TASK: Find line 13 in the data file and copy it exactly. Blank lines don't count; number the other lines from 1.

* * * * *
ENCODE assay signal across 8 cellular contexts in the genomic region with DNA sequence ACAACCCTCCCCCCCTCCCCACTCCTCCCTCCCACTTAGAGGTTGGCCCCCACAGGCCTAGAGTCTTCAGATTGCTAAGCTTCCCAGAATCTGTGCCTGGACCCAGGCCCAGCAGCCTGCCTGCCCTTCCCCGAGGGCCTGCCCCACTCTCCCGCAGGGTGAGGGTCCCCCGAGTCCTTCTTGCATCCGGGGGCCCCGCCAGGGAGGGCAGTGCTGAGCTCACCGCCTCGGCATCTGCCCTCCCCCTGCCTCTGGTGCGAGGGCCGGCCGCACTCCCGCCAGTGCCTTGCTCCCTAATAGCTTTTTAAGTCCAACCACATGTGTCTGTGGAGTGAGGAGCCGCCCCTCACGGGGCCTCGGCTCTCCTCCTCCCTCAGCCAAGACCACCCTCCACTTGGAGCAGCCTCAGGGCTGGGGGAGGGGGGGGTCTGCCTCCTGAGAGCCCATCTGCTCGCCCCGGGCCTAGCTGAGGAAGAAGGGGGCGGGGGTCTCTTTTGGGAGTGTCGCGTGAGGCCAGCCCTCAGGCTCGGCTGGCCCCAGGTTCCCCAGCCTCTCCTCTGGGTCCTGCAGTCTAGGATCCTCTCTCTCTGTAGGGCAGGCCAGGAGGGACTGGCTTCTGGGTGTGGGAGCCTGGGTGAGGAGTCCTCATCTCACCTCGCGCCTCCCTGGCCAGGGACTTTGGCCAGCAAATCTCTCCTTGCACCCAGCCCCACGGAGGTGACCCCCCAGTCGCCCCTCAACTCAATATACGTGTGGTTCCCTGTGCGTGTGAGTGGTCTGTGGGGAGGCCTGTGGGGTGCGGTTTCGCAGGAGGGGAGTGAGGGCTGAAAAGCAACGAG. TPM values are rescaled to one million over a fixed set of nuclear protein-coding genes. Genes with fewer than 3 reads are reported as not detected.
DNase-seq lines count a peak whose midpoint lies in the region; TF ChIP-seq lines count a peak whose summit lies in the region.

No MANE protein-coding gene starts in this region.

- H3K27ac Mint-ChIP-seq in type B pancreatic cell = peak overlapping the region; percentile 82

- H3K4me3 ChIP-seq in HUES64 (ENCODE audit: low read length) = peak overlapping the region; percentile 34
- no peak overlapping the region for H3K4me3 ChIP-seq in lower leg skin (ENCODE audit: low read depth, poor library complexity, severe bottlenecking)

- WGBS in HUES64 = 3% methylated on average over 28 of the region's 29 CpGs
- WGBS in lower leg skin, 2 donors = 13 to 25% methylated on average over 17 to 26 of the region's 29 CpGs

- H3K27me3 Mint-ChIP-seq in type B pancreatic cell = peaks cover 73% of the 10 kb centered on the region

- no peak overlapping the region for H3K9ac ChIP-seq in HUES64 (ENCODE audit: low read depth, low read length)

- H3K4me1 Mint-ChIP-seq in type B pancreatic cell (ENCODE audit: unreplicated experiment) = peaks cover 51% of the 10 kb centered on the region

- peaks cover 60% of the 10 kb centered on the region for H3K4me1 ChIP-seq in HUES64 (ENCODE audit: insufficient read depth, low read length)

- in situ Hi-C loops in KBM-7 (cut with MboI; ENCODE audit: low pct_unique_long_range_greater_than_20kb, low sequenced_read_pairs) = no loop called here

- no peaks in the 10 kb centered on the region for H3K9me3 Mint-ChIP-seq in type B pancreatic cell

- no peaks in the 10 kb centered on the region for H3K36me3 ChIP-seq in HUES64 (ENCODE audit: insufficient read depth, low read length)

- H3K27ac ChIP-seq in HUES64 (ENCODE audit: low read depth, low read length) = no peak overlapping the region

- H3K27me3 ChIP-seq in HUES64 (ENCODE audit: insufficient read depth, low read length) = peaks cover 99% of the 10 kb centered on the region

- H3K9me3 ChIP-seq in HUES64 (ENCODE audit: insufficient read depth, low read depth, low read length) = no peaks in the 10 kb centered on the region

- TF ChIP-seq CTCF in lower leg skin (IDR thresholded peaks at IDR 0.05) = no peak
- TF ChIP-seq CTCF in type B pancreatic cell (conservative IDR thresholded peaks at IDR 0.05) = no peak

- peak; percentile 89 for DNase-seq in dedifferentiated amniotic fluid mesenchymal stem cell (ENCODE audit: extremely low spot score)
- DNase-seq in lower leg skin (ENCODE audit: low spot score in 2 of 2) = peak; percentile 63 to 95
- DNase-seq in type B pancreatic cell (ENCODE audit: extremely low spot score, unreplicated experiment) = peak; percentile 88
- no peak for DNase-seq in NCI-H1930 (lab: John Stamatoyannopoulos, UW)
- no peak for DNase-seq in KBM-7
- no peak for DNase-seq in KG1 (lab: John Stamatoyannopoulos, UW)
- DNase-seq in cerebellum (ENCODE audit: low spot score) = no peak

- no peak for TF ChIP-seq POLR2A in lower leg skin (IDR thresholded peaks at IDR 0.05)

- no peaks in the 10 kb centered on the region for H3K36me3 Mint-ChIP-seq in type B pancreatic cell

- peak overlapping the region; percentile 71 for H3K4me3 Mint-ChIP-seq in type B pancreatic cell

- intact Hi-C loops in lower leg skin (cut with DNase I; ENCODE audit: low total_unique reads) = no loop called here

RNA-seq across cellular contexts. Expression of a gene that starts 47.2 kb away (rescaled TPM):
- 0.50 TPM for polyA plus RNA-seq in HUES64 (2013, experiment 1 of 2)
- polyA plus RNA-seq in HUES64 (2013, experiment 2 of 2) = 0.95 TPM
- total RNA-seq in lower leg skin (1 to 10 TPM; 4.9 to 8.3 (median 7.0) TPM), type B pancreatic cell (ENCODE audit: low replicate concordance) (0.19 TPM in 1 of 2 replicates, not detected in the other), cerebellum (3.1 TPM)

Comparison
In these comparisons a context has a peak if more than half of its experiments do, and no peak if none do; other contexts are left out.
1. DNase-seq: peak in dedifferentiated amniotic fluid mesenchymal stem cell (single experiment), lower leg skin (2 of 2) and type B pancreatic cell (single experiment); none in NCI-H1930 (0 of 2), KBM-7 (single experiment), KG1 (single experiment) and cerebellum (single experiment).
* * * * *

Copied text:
- in situ Hi-C loops in KBM-7 (cut with MboI; ENCODE audit: low pct_unique_long_range_greater_than_20kb, low sequenced_read_pairs) = no loop called here